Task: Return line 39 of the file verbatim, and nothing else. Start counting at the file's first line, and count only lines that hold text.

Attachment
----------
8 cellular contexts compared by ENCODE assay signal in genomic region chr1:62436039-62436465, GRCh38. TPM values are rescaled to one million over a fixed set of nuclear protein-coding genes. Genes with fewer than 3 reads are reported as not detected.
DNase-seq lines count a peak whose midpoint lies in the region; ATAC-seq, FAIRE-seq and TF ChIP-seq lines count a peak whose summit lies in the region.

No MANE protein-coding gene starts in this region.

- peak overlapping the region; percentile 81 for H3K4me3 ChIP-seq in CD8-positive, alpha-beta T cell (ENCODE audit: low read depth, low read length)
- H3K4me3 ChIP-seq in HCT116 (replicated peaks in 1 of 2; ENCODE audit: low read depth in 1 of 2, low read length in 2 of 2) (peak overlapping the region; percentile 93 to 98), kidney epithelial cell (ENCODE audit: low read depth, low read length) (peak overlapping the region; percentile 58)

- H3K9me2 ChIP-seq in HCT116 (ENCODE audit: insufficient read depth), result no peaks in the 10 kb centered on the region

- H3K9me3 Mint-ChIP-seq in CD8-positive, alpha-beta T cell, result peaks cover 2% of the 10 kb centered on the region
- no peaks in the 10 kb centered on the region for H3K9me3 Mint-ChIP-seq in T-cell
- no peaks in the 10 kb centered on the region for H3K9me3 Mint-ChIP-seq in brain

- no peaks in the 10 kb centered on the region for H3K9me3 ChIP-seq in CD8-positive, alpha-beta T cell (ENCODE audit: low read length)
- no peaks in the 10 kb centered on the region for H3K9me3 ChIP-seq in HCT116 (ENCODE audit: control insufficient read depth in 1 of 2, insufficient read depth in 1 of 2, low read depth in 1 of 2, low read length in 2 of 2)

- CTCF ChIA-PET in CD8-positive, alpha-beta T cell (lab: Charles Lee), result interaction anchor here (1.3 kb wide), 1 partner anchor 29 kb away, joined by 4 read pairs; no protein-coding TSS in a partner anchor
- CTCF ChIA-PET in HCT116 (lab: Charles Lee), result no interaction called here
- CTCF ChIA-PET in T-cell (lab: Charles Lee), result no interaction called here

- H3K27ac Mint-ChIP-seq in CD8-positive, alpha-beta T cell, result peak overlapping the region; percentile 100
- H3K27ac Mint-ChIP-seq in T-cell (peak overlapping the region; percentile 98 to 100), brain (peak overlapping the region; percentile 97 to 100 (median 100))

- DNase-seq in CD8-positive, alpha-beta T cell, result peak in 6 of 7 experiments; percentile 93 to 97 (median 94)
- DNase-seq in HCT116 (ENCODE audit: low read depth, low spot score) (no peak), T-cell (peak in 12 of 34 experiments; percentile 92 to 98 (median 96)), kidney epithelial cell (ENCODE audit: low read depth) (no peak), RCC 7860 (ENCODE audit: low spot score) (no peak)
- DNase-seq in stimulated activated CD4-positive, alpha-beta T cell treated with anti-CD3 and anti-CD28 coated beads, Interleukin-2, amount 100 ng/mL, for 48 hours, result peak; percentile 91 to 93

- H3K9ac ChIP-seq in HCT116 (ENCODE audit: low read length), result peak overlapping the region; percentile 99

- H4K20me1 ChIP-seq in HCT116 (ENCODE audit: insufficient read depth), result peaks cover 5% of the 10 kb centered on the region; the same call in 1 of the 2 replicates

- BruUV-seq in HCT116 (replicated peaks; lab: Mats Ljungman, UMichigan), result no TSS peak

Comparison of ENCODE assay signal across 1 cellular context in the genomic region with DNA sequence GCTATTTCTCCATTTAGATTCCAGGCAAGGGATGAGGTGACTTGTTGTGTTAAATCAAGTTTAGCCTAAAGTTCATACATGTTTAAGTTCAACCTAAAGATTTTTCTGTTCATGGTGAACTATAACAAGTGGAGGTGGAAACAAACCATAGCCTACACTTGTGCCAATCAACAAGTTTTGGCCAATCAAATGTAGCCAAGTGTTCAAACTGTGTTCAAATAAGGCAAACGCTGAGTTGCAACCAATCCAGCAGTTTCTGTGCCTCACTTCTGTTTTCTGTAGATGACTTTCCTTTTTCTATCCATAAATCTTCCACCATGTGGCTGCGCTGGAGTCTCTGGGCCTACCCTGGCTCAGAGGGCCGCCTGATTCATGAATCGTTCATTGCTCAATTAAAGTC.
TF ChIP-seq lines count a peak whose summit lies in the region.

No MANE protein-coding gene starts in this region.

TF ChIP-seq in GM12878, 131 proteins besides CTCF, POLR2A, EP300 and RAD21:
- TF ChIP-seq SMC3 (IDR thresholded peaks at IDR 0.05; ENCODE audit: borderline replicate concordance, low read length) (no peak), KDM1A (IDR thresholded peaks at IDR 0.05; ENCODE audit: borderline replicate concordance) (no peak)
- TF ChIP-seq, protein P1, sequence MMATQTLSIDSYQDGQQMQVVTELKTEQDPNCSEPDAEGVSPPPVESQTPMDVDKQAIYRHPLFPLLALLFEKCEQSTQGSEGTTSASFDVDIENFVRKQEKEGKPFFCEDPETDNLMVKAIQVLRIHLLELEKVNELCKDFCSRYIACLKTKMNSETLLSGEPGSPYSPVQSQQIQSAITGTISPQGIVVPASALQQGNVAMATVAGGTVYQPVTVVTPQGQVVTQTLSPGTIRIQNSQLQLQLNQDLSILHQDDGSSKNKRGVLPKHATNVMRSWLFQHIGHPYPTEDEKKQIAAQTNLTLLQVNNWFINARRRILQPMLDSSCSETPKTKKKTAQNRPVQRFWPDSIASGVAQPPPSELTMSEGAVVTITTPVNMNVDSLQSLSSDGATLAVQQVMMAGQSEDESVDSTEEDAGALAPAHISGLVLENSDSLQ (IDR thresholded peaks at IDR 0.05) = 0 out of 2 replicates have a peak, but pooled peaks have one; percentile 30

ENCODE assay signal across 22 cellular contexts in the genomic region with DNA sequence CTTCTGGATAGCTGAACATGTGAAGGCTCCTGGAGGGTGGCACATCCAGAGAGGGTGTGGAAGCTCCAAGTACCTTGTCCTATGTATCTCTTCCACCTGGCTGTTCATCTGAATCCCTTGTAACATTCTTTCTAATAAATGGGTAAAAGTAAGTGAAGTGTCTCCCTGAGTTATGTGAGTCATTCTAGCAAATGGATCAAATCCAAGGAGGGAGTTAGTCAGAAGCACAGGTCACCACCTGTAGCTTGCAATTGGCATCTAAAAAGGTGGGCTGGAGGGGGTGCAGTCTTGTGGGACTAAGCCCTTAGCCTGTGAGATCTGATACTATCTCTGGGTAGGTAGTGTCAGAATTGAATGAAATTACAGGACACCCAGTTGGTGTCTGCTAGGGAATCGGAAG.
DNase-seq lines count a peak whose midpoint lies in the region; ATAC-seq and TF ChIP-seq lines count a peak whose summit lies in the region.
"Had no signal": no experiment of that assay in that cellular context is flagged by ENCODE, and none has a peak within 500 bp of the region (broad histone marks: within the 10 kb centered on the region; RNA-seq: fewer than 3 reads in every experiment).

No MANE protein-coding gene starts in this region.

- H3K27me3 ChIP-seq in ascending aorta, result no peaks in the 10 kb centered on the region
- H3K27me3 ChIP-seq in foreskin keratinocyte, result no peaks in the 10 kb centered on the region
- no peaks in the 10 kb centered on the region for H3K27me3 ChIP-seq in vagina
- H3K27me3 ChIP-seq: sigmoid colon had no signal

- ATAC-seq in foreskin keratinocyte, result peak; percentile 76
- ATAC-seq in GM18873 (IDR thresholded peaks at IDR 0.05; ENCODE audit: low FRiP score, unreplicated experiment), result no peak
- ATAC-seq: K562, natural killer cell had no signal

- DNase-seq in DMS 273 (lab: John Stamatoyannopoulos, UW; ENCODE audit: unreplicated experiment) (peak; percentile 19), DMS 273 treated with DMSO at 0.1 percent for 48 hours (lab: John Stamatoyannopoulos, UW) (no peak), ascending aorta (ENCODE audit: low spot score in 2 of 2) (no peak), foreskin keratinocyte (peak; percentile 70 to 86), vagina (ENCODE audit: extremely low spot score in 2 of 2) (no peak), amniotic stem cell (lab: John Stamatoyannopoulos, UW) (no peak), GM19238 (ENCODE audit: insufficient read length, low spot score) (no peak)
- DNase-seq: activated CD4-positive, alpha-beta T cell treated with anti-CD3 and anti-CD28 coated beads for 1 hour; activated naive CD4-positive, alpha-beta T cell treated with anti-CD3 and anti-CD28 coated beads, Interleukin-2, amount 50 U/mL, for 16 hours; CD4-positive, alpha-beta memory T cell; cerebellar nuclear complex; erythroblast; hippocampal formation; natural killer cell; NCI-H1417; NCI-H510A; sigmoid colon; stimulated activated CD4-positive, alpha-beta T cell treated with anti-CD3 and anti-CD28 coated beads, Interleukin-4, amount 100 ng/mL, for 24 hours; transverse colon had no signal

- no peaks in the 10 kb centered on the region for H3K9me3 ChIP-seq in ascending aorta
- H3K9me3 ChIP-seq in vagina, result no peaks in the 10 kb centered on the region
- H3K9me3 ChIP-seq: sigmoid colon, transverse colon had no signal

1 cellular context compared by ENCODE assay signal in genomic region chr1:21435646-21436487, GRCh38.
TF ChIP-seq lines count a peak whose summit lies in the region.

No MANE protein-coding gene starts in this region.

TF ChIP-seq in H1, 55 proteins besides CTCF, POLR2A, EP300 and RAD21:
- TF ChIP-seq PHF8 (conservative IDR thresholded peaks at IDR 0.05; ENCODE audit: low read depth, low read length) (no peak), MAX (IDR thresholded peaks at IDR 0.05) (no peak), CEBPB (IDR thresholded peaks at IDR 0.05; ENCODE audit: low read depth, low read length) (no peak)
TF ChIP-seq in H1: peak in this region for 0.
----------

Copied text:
- ATAC-seq: K562, natural killer cell had no signal